October 15, 1998:  A chorus of cheering men, ululating trills of joy, violin, flutes, tambours and drums accompanied the wedding caravan on the old road to R’hamna.

'Here he is coming slowly with a dark eye and golden color.
Here he is self- satisfied from Sidi Makhouf.
Me, I want to go there too, but it's far away.
I want to go there but it's far, far away.'

        On a white stallion, Radouan sang as he rode along.

'What happened to those beautiful eyes?
What could have happened?
Why didn't it happen?
Sharia and the law, even after you get full of women, they allow
you four.
But he who wants to marry, nowadays they ask him
for a certificate of work!
Ask him for a million and a villa!
Who has money is majesty and will live like a king.
But he who can only watch this scene, it's better for him to go
I never thought incense could remedy me,
But I know death is after me now and it eases my pain.
Oh Sidi Mahjoub Soussi with the big time piece... it's like that...
it's like that!'*

( translation of lyrics by the Haouz group Asari)        

          The morning was clear and cool. Proud camels carried the wedding party to R’hamna and Sidi Maklouf; carrying Hafida with her mother; her sisters, her aunts and cousins; carrying Toni and Delphine, Francesco Monte and Nicholas K Brady III - proud camels, their liquid, lash-veiled eyes glancing disdainfully from side to side, their elegant gait in time to the music of the Haouz  - Omar and his brother Mahjoub the spy; Houcein, J.W. and Mokhtar with the brothers of Radouan and Hafida, all walking along beside them on the old road to R’hamna.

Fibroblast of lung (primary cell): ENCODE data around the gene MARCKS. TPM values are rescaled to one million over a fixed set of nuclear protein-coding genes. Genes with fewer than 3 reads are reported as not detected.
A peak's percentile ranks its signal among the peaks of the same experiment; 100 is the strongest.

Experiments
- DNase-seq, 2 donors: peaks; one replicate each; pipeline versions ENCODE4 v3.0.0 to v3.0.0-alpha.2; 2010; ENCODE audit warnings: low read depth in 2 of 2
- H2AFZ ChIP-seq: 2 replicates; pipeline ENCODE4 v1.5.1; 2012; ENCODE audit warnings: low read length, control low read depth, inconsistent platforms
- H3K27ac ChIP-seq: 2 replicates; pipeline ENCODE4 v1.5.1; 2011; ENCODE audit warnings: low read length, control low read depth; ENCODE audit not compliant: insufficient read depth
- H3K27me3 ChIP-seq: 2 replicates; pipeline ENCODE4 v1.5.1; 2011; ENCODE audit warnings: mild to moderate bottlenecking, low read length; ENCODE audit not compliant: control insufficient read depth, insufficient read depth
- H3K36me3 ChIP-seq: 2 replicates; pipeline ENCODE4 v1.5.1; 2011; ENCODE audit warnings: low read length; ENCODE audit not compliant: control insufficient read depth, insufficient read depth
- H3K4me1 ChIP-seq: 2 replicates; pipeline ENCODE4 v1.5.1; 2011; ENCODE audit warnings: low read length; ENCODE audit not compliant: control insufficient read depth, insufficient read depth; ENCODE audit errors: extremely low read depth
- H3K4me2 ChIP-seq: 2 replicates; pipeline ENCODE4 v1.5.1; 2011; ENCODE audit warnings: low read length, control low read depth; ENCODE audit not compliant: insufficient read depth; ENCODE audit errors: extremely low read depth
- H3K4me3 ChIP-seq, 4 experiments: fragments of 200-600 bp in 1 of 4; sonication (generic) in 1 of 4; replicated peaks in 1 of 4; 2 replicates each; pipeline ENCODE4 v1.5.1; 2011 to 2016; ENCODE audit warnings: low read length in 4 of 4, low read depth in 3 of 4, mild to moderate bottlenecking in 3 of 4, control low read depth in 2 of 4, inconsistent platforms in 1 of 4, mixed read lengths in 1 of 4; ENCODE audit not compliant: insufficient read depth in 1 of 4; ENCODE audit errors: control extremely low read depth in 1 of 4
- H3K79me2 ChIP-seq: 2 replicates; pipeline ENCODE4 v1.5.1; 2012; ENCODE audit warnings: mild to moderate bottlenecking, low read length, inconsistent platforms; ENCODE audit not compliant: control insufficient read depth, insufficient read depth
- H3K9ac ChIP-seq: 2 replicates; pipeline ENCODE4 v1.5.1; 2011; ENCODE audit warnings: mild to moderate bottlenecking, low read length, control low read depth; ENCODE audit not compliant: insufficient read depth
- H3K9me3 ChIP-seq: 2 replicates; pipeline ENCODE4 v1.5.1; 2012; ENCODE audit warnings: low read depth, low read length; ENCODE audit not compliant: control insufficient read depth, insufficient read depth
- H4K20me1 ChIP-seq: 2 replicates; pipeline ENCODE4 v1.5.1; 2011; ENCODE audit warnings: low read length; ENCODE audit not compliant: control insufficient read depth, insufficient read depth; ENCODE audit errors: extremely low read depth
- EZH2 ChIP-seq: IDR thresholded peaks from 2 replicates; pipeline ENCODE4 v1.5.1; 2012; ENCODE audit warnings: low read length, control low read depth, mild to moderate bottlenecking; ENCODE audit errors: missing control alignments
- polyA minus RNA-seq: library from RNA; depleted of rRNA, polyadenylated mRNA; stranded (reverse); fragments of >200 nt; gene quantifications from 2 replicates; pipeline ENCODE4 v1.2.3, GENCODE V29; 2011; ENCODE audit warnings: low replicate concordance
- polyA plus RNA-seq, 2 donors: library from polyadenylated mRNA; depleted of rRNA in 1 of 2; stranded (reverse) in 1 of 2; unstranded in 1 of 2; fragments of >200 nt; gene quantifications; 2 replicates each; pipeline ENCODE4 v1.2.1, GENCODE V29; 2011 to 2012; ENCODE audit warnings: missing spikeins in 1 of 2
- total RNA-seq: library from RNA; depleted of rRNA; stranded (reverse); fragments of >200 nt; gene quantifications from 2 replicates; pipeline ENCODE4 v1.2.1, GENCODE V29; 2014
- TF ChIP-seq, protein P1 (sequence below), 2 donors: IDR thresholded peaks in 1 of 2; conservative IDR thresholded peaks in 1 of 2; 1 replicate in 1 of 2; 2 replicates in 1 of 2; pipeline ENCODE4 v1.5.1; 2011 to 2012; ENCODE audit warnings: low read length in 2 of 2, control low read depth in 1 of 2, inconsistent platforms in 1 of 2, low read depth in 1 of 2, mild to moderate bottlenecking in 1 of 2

Radouan and Prospero, nimble outriders, smiled at the world, their horses prancing up and down the line which stretched to the horizon.         

'Oh my gazelle, come let us go,' he sang.
'I won't forgive those people who made me suffer!
It's like that, oh my pigeon on the roof;
me, trying to catch you in my hand.
Come my gazelle with your black eyes,
You who makes fire in my body with no smoke,
Tomorrow I promise I will leave.
But now, please be tender with me,
Please make it easy for me,
Don't make me suffer and don't worry;
Both of us will have our pleasure.
Look! Look!
That guy over there he's eating artichokes...'

'Bring b'kour, jouie, frankincense, ambergris' and myrrh,
for I am trapped in the maji of Hafida...Hafida...
'Hip hup, hip hup, hip hup.... Ayeeeee!
I am lonely and unknown.
How my heart faints of sufferin'
I am burnt, I am cooked,
And I'm callin' in my sleep for Hafida. Oooo! Ooo…ooo…
Who can cure me of Hafida?'*

(IBID: Asari)